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maximumbob

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maximumbob last won the day on October 11

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  1. Finally pulling the cord.. law school ..

    Op, OK, you're at least 3 years away from thinking about law schools and LSATs. As a starting point, you need some undergrad. You'll have to check individual school requirements, but most require at least 3 years of undergrad (I think some might once have accepted people after 2 years in very unusual cases - even if they still do, you can't proceed on the basis given how rare it is. Choose a program that you are interested in - there is no "best" route to getting into law school, and of course, there's no guarantee that you will be admitted into law school (or that you will be still be interested in doing so in 3 years), so take something that you think will be of value to you if you don't go to law school. Some law schools provide an entry point for mature students, which may not require an undergrad degree. I would not encourage to the pursue that option even if you qualify for it. If you're in your 20's you're not much older than most law students, so you life experience is not likely to offset your lack of formal education. If you were in your 40s and had been working somewhere for 20 years, this would be a different discussion, but that's not the case. You might talk to whatever undergrad programs you are thinking about to see if they will give you credit for college courses (BC is somewhat more flexible about that than Ontario). My one caution though is that you shouldn't look for shortcuts. law school is competitive and demanding, you will need the preparation provided by a good undergrad program (in respect of writing, critical thinking, research etc.) to succeed in law school. Getting into law school isn't your goal, getting into law school with the skills to excel in law school is your goal. Finally, there really isn't much point in writing the LSAT now. Apart from the fact that I think there's an expiry date on LSAT results (I could be wrong), the training you get in a good undergrad program around critical thinking would probably help you in writing the LSAT.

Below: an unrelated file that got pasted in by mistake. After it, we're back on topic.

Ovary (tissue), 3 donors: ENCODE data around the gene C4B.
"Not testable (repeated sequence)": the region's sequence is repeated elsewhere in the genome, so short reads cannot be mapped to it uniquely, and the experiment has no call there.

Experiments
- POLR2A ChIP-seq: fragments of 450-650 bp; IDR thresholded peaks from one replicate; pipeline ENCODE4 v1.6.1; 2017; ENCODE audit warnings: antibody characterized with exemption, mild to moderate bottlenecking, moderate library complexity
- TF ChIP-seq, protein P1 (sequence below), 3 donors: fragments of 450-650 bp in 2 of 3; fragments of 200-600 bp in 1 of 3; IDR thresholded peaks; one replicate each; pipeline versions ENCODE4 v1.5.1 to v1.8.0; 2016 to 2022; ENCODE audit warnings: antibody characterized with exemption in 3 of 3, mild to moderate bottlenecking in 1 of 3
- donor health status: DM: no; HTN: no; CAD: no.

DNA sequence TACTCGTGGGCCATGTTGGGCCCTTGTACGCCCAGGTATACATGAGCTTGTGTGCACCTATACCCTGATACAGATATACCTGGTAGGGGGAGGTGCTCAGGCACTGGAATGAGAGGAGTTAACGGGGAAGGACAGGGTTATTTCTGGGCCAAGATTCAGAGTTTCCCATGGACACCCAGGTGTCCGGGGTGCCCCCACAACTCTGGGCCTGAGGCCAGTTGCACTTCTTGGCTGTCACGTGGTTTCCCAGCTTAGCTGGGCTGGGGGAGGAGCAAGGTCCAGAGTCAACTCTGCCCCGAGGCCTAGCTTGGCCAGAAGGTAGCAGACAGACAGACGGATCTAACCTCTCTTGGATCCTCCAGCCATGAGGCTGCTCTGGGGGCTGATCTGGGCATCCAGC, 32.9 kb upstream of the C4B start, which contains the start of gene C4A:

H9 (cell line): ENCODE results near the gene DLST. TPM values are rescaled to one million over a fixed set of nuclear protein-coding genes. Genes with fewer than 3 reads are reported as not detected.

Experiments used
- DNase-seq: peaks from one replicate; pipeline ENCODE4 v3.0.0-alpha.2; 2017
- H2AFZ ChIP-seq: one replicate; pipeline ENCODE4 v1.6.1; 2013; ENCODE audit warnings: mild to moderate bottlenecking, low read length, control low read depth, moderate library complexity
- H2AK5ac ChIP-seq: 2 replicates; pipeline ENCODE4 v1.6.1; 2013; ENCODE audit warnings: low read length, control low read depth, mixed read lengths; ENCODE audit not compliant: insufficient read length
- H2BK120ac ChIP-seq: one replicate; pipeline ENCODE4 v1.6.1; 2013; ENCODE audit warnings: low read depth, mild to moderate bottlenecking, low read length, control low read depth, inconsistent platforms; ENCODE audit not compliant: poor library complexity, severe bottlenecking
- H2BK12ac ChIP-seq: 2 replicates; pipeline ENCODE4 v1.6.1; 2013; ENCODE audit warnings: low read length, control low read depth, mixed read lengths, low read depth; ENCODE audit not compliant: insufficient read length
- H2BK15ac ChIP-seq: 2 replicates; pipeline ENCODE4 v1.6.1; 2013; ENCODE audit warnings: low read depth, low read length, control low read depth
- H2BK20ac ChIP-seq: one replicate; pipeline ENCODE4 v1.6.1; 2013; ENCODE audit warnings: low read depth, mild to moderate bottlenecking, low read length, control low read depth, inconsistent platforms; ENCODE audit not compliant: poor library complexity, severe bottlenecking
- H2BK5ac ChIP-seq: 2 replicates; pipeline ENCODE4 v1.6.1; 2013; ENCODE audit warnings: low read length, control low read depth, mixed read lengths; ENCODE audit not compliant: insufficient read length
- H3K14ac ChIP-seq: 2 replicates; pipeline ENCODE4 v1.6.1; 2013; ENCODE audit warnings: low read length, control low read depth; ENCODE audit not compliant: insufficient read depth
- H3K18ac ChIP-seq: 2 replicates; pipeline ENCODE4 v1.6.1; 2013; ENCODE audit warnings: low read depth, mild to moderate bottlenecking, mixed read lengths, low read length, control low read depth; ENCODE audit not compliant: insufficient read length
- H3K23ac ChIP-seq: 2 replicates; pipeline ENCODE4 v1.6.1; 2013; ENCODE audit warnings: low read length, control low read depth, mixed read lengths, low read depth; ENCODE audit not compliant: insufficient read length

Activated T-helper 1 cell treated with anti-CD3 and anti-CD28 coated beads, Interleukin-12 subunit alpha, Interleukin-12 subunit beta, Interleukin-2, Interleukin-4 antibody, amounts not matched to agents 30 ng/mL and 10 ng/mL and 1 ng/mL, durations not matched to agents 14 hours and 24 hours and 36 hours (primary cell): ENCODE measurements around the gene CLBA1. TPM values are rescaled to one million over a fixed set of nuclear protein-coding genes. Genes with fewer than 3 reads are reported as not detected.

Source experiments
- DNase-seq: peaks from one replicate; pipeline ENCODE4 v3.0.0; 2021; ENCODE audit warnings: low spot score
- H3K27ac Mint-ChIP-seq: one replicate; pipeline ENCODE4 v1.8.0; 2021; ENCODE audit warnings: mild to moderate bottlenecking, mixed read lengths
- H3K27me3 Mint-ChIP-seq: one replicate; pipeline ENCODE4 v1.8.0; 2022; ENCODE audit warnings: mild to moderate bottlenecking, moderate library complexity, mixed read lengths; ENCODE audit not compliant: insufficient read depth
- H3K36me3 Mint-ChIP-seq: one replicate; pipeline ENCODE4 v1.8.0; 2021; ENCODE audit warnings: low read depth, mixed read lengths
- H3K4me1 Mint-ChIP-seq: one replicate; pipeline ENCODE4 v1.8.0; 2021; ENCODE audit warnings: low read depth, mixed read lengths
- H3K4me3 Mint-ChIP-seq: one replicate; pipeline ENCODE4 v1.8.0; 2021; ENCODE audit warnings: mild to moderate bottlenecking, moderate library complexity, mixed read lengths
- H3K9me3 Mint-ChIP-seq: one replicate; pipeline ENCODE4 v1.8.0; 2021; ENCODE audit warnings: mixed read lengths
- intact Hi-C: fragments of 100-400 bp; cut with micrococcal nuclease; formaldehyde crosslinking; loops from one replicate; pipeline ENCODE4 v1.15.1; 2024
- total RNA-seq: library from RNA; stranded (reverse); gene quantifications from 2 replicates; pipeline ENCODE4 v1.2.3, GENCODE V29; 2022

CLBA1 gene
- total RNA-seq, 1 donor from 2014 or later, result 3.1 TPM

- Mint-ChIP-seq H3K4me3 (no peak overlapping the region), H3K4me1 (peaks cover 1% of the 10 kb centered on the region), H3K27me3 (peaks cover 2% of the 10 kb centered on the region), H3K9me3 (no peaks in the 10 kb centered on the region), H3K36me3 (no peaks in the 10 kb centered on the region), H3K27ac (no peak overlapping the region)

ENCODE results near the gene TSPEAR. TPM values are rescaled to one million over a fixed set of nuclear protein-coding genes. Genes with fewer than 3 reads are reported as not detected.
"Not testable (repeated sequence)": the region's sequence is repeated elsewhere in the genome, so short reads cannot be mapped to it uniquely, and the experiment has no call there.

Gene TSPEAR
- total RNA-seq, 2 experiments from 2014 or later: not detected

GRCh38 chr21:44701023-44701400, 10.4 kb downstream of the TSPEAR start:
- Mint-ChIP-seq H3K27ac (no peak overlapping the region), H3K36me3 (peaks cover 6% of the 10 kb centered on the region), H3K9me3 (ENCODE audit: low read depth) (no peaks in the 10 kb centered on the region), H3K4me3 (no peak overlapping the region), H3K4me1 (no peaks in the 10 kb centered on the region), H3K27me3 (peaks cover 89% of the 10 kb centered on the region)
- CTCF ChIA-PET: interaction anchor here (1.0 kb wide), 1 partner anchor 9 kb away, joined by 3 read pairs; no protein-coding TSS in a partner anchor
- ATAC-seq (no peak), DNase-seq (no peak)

2. What is Osgoode best known for?

    Unless you’re a polar bear.
  3. What is Osgoode best known for?

    Good one.
  4. What is Osgoode best known for?

    The abundance and ferocity of the polar bears who roam the frozen wastelands of York main campus. Hardly a year goes by without a first year being eaten.
  5. Articling and Reception Duties

    Can't add much to what Diplock said except to remind you that "legal" work goes well beyond drafting pleadings or reviewing contracts - client development, introductory calls, meetings, profile raising, billing, collections, drafting retainer letters, yada, yada, yada are key components of a legal practice. Lawyers (well, Partners and sole practitioners) don't get paid (at least not directly) to do that work, but they cannot be even moderately successful lawyers unless they do. Meeting and greeting clients is legal work. Think of it this way, you firm wants you to be their face for an hour and a half a day and interact with their clients, that's a huge opportunity and a vote of confidence in you. At my old firm, I always told students to be nice to the receptionist, because they were people that the partners trusted to interact with all their most important clients - they were far more important to the firm than some articling student.